Justin Cook, the owner and aptly named executive chef of Bend's Kanpai Sushi & Sake Bar, is an avid surfer and diver. Even though he lives hours from the Pacific, he rejoices in the swells and curls that the ocean provides, whether he is riding his board at Cape Kiwanda or in the much warmer waters of Baja California.
Cook's affinity for the marine environment gives him a special connection with the seafood he serves at his restaurants — Kanpai on Newport Avenue in Bend and the newer Boken, in the breezeway downtown.
A staunch supporter of the activist Surfrider Foundation, whose mission is to protect oceans, waves and beaches around the world, Cook said he is constantly striving to improve the quality of his food product and to become as sustainable as possible.
“We get deliveries three times a week from four different purveyors from across the globe,” he said. “The idea is that fish is in the restaurant for 48 hours, and although we do run out of product from time to time, I'm really proud of this system. We rarely throw anything out, although I'd rather do that than sit on a piece of fish for too long.
“We want to leave the smallest footprint possible,” Cook said, “and do our part to preserve the oceans and the wildlife within for generations to come.”
No factor is more important in a good sushi restaurant than the freshness of the fish served. I am convinced that no Central Oregon restaurant serves fresher fish than Kanpai, which soon will celebrate its seventh anniversary.
Its prices are a little higher than other comparable Bend restaurants, but I am glad to pay extra for seafood of this quality.
Add to that a speedy and reliable staff of servers, and a rustic atmosphere reminiscent of a Japanese country tavern, and you're left with my favorite sushi bar this side of Portland.
Nothing tests the excellence of fresh seafood like sashimi, which quite simply is sliced raw fish served with a garnish of shredded daikon radish.
Kanpai charges $17 for a dish of maguro, a mere seven half-inch-thick slices of yellowfin tuna. But on my most recent visit, I found the fish to be of such perfect consistency — two-bite morsels after a quick dip in my own wasabi-and-soy sauce concoction — that I nearly placed an immediate second order.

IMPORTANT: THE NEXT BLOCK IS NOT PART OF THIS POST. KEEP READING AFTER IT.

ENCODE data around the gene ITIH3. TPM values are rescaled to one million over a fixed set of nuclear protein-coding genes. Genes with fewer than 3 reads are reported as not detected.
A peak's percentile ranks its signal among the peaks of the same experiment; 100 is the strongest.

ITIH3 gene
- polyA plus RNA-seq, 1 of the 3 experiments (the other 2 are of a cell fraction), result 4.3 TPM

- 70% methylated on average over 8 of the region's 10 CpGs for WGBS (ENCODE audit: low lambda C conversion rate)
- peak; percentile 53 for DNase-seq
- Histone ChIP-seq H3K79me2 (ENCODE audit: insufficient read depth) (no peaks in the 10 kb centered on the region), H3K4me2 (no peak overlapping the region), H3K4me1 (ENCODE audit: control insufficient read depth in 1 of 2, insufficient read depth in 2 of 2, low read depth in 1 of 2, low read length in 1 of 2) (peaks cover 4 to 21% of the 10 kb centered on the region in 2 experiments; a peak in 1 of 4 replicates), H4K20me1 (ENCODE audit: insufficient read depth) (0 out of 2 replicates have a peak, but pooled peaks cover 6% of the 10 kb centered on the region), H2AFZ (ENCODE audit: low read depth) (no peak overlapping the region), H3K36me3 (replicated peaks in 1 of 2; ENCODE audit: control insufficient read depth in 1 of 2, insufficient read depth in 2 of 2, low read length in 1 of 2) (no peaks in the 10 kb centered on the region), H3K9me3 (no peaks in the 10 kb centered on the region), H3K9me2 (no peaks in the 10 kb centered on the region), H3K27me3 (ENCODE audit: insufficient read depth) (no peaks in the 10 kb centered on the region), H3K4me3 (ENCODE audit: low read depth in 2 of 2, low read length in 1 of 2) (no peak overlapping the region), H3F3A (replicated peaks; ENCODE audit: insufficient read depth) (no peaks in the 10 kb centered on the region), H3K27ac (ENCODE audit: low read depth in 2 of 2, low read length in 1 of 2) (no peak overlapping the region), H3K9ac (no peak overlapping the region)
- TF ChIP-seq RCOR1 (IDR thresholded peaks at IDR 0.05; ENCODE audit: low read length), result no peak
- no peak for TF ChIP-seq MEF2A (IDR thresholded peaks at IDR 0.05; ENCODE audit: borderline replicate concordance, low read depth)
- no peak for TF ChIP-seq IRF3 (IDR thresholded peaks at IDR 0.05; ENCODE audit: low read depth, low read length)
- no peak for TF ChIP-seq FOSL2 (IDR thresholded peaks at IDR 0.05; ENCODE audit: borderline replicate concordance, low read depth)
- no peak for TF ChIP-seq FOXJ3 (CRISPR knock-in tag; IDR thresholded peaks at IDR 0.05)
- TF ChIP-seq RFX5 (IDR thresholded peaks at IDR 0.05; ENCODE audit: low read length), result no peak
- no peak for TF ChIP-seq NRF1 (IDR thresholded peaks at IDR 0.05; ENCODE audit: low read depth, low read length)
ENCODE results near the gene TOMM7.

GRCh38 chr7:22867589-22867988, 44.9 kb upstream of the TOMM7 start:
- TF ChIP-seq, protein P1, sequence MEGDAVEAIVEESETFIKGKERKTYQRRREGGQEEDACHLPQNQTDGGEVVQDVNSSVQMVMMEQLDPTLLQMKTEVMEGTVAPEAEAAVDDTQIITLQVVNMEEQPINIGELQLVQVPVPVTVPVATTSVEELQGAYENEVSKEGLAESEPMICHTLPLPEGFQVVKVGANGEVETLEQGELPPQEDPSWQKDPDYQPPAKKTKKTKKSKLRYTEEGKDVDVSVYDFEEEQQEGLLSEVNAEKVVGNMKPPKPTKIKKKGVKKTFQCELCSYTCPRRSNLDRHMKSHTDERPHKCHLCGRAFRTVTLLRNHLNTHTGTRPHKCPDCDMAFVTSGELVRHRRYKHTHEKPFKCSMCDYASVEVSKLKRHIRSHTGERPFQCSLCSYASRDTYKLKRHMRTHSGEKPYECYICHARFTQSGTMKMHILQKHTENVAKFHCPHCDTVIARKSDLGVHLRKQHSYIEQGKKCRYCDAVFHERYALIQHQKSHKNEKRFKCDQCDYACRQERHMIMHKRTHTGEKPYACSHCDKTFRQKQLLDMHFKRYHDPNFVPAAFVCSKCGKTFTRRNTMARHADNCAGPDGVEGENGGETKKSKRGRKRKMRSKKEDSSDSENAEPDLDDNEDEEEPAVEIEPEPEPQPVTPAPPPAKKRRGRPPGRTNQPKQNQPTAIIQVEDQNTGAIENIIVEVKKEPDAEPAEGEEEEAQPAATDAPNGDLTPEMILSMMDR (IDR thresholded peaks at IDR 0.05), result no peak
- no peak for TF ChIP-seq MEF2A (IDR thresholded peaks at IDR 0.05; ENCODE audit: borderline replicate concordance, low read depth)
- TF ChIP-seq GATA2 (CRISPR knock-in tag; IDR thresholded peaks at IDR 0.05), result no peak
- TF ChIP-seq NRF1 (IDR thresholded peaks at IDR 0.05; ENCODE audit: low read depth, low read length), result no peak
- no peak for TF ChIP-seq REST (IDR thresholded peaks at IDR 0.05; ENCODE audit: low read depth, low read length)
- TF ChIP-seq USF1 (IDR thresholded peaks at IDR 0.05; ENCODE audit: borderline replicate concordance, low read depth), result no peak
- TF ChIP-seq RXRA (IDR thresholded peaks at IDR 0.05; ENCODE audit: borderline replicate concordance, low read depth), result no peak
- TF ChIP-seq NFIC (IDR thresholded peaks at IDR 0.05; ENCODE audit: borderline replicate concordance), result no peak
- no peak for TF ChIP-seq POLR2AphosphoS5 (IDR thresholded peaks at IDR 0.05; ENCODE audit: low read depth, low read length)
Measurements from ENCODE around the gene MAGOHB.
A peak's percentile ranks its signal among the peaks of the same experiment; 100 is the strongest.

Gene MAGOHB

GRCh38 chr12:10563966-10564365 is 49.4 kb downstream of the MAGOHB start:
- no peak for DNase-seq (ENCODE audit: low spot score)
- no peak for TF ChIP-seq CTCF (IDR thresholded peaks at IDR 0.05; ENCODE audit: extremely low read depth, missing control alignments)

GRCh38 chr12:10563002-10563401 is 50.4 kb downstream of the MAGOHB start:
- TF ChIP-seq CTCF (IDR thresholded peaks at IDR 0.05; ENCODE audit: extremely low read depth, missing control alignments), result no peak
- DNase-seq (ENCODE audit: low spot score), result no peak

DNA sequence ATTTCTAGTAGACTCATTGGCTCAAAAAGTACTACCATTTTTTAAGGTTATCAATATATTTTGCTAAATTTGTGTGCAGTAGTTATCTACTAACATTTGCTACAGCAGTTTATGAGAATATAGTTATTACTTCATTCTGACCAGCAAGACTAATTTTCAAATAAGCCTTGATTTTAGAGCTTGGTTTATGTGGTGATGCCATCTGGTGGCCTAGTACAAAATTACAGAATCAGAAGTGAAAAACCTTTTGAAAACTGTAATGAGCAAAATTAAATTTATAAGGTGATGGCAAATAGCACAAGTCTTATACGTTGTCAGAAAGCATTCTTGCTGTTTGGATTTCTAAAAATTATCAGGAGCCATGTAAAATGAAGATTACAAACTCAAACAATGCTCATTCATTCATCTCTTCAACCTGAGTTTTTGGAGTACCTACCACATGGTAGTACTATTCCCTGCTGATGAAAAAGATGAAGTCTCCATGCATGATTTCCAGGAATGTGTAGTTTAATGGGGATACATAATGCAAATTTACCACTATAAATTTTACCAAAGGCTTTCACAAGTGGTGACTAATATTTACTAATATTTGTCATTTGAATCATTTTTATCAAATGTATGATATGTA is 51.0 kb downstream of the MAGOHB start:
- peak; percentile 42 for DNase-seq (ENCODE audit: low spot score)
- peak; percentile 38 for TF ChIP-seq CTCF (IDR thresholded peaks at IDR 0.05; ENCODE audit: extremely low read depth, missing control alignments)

I may well have done so, had I not been tempted by so many other menu options.
Most American sushi restaurants serve two principal varieties of sushi, and Kanpai is no exception. Nigiri is hand-formed sushi, a ball of rice topped with fish or another ingredient, then wrapped in nori seaweed. Maki is a much more substantial sushi roll, its various elements rolled together with rice and seaweed.
Kanpai's nigiri menu includes more than 20 options, from raw seafood to vegetables, baked tofu to seared filet mignon. But it's in the maki that kitchen creativity takes over.
My favorite maki is the Orgasm, which combines tempura-fried unagi (freshwater eel) with crab meat and thinly sliced cucumber. Rolled into vinegared rice, it is topped with creamy scallops, sliced avocado and a sprinkle of tobiko (flying-fish roe), then drizzled with a sweet soy reduction sauce. Its flavor is worthy of its name.
Another fine roll is the Hattori Hanzo, whose primary ingredient is yellowfin tuna seared with a black-pepper crust. It's rolled into rice with avocado, cucumber, scallions and tempura-battered mango, then topped with a tangy, Thai-style peanut-red curry sauce. It shares its name with a famous medieval samurai. On a recent visit, this was my dining companion's top choice.
We also had a spider roll, its main ingredient fried soft-shell crab, and a salmon-skin roll, incorporating yamagobo (a pickled root vegetable) and radish sprouts. Both were equal to our expectations.